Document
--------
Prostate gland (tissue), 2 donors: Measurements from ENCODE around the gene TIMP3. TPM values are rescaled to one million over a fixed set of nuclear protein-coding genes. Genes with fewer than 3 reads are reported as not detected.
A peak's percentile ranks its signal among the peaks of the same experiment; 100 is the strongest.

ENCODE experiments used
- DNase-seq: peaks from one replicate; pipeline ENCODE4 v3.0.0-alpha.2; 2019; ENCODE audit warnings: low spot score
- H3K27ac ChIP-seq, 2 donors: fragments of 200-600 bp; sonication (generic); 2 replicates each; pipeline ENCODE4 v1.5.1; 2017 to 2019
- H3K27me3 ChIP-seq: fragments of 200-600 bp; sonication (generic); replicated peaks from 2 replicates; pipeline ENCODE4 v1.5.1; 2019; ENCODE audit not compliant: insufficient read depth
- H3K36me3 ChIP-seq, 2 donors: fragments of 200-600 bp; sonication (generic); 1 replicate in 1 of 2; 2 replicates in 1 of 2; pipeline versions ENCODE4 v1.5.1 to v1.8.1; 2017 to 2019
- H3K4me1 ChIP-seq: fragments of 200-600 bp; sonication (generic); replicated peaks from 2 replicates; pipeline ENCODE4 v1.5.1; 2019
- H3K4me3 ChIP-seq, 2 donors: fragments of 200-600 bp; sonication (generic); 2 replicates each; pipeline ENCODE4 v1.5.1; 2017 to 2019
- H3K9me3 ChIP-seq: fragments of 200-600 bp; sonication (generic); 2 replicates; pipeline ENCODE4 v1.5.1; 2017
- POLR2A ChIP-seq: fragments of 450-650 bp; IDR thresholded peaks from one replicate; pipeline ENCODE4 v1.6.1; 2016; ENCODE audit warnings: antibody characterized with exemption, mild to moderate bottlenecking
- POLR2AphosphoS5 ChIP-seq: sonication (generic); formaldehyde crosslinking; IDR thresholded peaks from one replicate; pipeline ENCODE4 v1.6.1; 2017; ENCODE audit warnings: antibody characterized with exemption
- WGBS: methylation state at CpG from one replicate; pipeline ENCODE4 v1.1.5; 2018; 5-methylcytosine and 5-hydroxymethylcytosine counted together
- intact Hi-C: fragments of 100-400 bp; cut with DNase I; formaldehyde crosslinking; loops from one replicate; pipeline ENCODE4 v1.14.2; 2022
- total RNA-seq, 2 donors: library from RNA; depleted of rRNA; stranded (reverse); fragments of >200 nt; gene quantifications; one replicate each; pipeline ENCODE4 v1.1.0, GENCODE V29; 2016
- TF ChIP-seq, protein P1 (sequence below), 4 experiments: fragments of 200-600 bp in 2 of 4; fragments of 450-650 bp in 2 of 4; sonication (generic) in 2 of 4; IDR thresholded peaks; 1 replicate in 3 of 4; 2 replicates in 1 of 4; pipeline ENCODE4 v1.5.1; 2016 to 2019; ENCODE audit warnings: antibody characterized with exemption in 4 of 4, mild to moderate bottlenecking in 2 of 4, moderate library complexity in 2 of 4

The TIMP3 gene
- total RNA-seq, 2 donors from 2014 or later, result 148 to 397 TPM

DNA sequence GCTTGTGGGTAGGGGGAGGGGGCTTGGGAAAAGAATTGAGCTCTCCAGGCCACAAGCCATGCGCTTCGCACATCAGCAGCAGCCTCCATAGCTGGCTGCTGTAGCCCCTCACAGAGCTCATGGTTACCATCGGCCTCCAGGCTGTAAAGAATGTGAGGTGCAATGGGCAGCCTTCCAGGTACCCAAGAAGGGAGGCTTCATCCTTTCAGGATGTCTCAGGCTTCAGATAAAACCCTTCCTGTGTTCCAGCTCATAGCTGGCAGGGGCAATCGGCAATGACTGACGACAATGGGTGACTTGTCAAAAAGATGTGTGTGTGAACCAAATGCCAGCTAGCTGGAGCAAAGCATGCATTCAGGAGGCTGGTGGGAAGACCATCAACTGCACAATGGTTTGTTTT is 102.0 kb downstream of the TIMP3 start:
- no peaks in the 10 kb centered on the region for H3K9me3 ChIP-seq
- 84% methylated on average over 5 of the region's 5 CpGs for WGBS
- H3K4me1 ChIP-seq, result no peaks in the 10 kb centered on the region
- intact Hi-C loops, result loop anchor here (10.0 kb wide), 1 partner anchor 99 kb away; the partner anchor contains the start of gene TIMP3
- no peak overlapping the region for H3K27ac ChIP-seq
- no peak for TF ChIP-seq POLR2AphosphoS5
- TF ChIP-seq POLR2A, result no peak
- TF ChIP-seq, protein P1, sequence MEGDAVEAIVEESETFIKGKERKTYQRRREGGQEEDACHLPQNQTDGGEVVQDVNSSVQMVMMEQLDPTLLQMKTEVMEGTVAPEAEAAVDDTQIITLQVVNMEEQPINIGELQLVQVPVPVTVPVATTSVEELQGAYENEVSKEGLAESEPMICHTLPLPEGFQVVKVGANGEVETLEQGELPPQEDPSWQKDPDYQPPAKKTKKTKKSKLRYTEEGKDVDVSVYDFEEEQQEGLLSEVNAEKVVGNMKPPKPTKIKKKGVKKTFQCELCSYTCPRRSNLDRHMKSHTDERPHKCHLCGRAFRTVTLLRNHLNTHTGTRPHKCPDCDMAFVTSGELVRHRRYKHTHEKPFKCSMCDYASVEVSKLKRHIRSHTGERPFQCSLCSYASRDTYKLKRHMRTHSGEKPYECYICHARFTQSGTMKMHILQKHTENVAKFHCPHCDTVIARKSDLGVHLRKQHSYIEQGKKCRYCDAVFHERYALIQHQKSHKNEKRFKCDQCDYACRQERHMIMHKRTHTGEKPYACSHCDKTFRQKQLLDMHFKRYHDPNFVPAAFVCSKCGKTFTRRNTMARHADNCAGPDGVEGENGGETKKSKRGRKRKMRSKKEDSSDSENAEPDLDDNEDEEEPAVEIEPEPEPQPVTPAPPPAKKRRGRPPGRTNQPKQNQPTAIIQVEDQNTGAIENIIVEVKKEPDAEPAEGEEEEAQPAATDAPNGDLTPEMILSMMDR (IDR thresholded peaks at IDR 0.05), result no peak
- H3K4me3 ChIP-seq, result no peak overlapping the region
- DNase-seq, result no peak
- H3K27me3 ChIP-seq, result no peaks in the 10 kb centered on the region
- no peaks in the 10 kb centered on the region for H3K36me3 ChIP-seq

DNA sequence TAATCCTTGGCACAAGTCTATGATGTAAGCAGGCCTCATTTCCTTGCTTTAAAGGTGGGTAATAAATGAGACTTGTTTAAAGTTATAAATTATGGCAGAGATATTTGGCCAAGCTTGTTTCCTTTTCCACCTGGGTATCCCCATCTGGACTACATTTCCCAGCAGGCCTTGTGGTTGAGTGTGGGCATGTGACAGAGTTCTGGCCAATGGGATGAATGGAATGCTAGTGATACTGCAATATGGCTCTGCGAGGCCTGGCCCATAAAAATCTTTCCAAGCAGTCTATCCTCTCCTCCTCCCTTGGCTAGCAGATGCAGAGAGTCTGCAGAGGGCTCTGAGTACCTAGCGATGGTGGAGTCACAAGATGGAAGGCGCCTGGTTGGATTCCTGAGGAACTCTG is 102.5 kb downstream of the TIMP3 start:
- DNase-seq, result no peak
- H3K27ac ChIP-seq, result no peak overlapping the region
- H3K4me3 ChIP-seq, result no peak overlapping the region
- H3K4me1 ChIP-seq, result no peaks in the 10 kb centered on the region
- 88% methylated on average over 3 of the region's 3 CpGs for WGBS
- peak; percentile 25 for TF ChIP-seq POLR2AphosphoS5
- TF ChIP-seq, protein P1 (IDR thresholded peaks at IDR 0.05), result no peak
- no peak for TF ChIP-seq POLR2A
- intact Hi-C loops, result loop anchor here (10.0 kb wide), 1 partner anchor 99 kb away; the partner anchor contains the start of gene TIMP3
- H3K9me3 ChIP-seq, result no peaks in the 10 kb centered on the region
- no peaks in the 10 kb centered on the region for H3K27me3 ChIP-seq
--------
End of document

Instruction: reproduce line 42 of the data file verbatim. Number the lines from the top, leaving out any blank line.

- H3K9me3 ChIP-seq, result no peaks in the 10 kb centered on the region